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Naoko Takahashi explains the importance of training to BAAF athletes

Former Olympic medallist sees potential in Bhutanese runners

Athletics: Bhutan could possibly have the ideal settings to help train long-distance and middle-long distance runners.

Owing to its high altitude and clean air, Naoko Takahashi, a former Japanese Olympian who is currently in the country said that Bhutan provides a perfect location to groom athletes especially long-distance runners.

“I always wanted to train in Bhutan but I couldn’t make it,” said the 45-year-old former Olympian. “The atmosphere and the environment in Bhutan is ideal to build fundamentals for a good long-distance runner.”

Naoko Takahashi won the gold medal at the Sydney Olympics in 2000, a performance that held the Olympic record until the London Olympics in 2012. For her achievement at the Olympics, Takahashi became the first female athlete to receive the People’s Honour Award, a commendation bestowed by the Prime Minister of Japan in 2000.

During an interaction session with athletes of the Bhutan Amateur Athletic Federation (BAAF) in Thimphu yesterday, Takahashi explained the importance of training and setting an ambition and pushing oneself towards achieving the goal.

She said that in order to participate in a global event like the Olympics, athletes need to practise regularly and the respective federation has to provide all necessary support for the development of talent.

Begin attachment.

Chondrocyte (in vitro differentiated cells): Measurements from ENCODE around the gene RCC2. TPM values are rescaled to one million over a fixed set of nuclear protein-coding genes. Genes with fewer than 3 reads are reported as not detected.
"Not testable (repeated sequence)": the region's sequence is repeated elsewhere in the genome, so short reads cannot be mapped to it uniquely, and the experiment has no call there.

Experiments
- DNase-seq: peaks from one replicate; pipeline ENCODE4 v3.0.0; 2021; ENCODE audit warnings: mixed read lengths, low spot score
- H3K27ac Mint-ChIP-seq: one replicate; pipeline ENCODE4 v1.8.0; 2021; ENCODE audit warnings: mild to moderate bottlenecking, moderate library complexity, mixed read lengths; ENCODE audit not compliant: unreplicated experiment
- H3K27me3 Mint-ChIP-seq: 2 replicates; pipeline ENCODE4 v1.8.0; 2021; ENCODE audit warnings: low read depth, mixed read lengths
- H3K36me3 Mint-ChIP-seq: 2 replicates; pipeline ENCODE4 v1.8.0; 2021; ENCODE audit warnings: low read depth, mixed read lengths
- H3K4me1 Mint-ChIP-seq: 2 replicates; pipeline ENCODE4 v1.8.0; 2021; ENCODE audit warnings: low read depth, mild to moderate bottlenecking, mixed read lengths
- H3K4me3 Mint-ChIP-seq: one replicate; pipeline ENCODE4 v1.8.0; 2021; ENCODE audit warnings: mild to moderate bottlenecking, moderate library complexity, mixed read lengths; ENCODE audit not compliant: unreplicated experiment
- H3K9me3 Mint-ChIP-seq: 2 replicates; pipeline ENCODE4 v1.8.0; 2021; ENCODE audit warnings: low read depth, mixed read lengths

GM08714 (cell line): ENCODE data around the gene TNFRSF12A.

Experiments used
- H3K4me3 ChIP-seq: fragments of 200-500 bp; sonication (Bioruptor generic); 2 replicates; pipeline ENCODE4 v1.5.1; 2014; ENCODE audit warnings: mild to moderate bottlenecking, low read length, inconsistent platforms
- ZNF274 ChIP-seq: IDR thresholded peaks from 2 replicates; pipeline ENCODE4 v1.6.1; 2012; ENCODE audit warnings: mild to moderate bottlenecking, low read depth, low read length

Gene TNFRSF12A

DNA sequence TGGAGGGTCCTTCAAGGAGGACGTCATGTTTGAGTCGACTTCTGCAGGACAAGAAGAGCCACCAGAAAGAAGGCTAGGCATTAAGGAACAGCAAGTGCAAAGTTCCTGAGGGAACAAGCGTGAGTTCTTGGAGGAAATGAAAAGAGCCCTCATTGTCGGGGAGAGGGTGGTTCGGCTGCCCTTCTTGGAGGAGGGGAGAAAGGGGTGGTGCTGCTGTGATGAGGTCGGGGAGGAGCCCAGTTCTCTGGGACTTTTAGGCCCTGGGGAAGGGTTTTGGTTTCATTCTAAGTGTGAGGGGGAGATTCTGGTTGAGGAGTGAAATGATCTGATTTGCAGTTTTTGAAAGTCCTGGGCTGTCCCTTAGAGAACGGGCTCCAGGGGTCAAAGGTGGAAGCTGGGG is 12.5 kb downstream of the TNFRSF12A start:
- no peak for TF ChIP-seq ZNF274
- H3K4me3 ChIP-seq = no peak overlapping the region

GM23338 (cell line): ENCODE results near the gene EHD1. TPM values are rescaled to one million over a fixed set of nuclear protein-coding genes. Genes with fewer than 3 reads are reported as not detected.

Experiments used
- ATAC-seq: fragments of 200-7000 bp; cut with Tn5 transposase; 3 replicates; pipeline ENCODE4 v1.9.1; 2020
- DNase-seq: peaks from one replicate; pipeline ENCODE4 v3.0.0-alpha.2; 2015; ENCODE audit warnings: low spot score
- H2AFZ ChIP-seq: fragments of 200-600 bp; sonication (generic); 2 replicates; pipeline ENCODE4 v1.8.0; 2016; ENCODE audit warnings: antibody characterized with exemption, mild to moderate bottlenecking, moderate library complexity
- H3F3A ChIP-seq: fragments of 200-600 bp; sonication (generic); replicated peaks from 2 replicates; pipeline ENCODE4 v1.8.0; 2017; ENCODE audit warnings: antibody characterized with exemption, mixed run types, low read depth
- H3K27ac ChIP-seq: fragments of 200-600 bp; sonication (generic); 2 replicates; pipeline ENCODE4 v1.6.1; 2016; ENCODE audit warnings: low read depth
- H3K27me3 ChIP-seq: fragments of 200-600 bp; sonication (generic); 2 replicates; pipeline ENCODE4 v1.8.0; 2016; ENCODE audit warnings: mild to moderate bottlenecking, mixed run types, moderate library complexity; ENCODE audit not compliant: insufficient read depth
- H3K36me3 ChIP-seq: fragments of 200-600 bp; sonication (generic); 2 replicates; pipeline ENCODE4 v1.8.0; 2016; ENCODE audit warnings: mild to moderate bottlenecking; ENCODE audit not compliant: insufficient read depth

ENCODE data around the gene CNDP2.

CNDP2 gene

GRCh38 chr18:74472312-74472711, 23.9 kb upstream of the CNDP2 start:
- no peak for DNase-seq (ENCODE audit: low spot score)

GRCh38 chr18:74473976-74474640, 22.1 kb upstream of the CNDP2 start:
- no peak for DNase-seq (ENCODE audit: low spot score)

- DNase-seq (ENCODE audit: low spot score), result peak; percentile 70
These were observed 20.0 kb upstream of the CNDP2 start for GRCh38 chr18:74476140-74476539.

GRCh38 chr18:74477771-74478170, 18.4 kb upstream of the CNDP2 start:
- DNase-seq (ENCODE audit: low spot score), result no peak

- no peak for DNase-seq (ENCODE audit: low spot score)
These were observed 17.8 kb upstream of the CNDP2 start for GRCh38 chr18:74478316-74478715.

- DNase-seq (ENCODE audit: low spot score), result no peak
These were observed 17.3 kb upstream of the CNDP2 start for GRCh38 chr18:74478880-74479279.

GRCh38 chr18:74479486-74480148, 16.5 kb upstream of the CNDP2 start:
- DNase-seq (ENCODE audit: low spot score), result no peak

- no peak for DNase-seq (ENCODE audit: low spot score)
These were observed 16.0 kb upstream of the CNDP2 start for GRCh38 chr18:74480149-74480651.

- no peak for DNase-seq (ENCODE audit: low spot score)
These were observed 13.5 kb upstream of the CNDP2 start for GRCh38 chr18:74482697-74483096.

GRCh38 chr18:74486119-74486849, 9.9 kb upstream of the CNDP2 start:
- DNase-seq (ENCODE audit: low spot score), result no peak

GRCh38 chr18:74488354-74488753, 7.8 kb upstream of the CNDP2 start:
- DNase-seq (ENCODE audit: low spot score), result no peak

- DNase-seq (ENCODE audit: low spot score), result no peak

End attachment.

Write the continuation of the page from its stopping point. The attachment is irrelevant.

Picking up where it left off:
“I have seen potential in Bhutanese athletes especially in the long-distance running. If they want to be in the Olympics they need to train hard, she said adding that it is a gradual process and individuals need to take it one step at a time.

Currently there are around 20 long-distance (21km to 42km) and middle-long distance (800 to 10,000 metre) runners with BAAF, of which 50 percent comprise of soldiers.

Takahashi added that the remaining three and half years before the Tokyo Olympics in 2020 will be crucial. It was during this period 17 years ago that Takahashi trained vigorously before winning the gold at the Olympics. “It’s not late for athletes provided they have the dedication and will to train,” she said.

Takahashi also became the first woman to break the 2-hour-20-minute barrier at the 2001 Berlin Marathon setting a new world record.

In 2008 Takahashi retired from professional athletics. She is currently serving as the Chair for the Tokyo 2020 Athletes’ Commission. As a JICA official supporter, she has visited around eight developing countries promoting sports.

Meanwhile, a month-long winter coaching camp is currently underway at the National Athletics Track with 50 elite athletes from around the country. Six athletes will be selected at the end of the programme who will undergo training in Japan for the 2020 Olympics.

Younten Tshedup 

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